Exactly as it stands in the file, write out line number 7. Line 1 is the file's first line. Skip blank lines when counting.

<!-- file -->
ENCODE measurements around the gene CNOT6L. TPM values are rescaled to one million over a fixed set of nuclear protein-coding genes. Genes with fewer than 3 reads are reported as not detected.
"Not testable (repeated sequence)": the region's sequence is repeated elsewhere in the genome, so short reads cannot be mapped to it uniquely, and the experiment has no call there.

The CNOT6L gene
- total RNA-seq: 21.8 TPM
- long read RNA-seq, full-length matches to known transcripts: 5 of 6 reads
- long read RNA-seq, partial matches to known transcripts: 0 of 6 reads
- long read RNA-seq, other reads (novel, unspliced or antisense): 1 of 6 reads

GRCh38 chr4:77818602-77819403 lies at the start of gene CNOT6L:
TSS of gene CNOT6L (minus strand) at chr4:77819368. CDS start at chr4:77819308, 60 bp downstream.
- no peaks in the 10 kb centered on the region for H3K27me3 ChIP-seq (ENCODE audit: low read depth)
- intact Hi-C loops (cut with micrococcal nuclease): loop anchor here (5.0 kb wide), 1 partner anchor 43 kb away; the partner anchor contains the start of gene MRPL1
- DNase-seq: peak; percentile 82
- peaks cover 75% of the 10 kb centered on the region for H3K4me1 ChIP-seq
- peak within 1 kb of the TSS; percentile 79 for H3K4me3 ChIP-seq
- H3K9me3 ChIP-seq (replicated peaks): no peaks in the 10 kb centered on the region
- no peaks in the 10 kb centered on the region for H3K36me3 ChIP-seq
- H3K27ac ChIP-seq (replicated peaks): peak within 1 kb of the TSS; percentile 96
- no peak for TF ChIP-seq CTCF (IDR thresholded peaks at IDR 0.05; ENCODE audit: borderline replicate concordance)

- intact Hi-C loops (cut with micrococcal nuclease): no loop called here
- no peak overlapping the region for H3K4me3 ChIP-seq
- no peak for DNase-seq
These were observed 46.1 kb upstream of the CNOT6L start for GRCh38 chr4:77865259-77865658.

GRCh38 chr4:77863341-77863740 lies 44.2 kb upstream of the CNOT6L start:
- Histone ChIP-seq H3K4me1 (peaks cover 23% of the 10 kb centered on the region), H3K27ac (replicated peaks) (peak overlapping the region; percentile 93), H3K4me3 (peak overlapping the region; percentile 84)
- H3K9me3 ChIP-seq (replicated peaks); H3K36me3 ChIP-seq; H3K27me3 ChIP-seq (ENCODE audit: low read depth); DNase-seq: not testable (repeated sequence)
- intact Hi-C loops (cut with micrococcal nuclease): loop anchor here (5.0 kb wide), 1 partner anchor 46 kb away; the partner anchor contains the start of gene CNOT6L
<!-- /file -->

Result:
- long read RNA-seq, other reads (novel, unspliced or antisense): 1 of 6 reads